Yes, lenders are renegotiating mortgages, foreclosure counselor Cheryl Peterson says. Peterson manages the Twin Cities Habitat for Humanity mortgage counseling service in Minneapolis.
Two years ago, only two percent of those coming to her office and facing foreclosure were successful in renegotiating the terms of their mortgage with their lender, she says.
"Now, I want to say it's upwards of 20 to 40 percent, somewhere in there," Peterson says.
The results of renegotiating a mortgage can be dramatic.
Apple Valley resident Al Yniques is on the verge of inking a plan with his mortgage holder for a new fixed rate deal.
"The interest rate is going to go down to 5.5 percent and the monthly payment will be approximately $1750 a month," he says.
That's still a big payment, but Yniques' previous mortgage was nearly 10 percent interest with monthly payments headed toward $2400, more than the self-employed music teacher and musician could afford.
Yniques is still reeling from the effects of the toxic mortgage sold to him by a broker who, he says, was one of his music students and thus a person he trusted.
The broker told Yniques he was throwing his money away on rent, he should buy a house, and the broker would help him do the deal. The broker assured him his $3000 a month income was adequate for a mortgage deal that would eventually total $330,000, he says.
Then the broker pulled a fast one, Yniques says.
"This broker had changed my income without me knowing it to $10,000 a month," he says.
To make a long and ugly story short, Yniques was sold a stated-income mortgage. He didn't supply a pay stub or tax statement to verify his income. The original mortgage lender, a California company, has since gone belly up.
Yniques called a counselor for help.
ACORN the nationwide community action group took up his cause. They brought him to Washington, D.C. to testify before Congress, and with cameras rolling ACORN had Yniques confront the owner and request better terms from the company which now holds his mortgage a Connecticut-based hedge fund.
Yniques says there was no response.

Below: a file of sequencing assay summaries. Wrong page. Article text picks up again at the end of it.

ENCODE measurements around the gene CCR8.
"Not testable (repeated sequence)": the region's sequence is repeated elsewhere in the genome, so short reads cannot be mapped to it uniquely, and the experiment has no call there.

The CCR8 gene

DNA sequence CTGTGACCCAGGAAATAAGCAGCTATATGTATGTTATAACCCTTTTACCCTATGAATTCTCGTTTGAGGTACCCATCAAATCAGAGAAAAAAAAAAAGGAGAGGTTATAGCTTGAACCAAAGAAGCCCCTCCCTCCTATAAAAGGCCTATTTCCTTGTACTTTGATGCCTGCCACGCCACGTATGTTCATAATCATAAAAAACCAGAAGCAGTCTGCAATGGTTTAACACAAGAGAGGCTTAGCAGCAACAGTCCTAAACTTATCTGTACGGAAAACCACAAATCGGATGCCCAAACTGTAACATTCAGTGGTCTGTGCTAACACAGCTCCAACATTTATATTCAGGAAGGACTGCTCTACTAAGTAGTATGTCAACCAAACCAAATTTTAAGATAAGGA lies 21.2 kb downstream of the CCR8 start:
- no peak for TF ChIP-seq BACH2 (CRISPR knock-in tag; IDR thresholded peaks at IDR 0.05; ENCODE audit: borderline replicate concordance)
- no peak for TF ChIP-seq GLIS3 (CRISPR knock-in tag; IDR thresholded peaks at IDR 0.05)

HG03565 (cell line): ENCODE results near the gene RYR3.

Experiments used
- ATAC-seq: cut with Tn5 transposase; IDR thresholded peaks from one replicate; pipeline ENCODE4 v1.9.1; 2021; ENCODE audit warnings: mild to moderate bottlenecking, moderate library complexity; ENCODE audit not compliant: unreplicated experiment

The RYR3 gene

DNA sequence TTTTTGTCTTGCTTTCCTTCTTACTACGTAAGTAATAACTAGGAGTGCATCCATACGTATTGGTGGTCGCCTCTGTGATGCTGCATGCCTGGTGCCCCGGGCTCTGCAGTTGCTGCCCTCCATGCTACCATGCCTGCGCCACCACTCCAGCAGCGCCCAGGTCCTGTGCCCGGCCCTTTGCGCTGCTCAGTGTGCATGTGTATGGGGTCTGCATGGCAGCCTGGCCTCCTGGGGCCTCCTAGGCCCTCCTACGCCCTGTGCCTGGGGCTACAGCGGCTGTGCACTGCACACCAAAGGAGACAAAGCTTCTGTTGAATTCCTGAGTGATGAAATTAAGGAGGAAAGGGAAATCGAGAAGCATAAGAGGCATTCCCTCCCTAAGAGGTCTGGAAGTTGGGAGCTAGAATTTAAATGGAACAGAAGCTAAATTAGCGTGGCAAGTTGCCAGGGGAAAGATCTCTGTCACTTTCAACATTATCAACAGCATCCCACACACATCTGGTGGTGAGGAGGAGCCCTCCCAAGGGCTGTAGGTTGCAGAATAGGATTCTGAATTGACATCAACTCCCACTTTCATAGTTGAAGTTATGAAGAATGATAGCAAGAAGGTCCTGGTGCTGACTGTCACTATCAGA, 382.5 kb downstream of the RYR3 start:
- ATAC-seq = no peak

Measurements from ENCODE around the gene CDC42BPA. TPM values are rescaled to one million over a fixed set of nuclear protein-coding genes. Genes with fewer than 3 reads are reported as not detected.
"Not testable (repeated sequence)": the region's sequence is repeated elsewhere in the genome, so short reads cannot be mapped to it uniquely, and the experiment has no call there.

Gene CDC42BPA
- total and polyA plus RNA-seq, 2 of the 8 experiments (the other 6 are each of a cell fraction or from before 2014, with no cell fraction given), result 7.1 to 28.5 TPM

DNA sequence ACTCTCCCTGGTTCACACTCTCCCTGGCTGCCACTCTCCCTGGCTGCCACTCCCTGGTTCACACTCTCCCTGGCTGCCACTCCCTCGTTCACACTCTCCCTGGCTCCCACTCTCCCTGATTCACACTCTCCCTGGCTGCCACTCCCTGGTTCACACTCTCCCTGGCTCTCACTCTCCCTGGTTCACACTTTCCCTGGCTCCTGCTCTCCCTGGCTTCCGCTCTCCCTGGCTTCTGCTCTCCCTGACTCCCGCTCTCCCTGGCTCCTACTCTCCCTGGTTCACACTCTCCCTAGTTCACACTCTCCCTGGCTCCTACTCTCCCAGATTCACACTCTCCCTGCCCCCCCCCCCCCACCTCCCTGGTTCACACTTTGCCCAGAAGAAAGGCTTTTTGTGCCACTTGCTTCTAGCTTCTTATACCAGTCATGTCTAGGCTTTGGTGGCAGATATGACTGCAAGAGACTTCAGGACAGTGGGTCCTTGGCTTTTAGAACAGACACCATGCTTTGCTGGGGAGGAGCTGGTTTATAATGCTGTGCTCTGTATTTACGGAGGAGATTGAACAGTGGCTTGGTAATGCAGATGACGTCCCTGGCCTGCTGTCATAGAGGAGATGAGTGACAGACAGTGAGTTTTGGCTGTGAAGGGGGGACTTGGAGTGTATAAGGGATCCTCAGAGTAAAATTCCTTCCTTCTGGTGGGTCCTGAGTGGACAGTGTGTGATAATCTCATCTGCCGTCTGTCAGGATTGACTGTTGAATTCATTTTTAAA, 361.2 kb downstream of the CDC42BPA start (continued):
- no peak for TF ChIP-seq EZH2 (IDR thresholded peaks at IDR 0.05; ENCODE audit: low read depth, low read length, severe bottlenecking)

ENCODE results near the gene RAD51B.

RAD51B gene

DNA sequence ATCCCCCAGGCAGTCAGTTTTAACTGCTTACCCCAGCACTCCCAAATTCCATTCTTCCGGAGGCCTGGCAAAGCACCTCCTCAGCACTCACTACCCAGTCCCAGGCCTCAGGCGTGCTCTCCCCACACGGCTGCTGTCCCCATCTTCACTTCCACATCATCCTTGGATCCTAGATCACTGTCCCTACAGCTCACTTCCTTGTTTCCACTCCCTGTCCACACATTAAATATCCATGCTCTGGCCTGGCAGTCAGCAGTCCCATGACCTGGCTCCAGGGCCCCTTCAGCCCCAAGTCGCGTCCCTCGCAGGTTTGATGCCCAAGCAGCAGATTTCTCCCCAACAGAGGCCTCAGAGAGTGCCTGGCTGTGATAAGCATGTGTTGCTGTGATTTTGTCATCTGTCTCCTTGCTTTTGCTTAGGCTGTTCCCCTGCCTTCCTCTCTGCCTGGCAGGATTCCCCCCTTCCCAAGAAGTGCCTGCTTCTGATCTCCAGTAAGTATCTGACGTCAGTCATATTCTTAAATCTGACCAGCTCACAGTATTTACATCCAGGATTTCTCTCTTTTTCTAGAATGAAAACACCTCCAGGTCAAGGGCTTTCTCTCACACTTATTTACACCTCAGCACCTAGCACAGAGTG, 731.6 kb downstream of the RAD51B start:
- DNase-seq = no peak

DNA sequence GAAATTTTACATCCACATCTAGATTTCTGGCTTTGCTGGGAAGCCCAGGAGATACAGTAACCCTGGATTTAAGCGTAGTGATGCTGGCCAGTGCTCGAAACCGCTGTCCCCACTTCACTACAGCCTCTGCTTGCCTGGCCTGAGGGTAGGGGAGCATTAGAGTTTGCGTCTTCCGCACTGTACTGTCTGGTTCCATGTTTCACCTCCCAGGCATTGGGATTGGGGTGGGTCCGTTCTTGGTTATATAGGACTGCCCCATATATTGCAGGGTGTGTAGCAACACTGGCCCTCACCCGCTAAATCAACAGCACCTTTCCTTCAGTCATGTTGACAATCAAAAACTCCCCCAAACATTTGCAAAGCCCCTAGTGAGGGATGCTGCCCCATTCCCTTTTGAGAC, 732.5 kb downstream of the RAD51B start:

Then after several offers and counter-offers Yniques says the company coughed up a deal that he's prepared to sign.
Did the bright light of media attention on Al Yniques' impending foreclosure cause the mortgage holder to come around?
There might be other reasons as well, foreclosure counselor Cheryl Peterson says.
In a growing number of cases banks and other mortgage holders are running the numbers and discovering rewriting the terms of a mortgage makes as much or more sense than foreclosure. The reason, Peterson says, is foreclosure puts a house in a costly limbo, and then the lender has to dump it onto a glutted real estate market.
"That lender then has to sell it in the open market on top of holding costs that they need to pay for during the redemption period like homeowners insurance, property taxes," she says.
They've renegotiated terms of one million mortgages held by people facing foreclosure, banks and other financial service companies say.
However critics take issue with that number. And the critics argue the bankers and other lenders could do much more to help homeowners facing foreclosure.
Foreclosure counselor Cheryl Peterson adds her voice to those in Congress proposing bailouts and other provisions to address the issue.
However the proposals appear to be going nowhere for the moment.
Some foreclosure counselors say the mortgage meltdown has peaked in inner city neighborhoods and is poised to spread further into suburbs as rates on adjustable rate mortgages reset this year and next.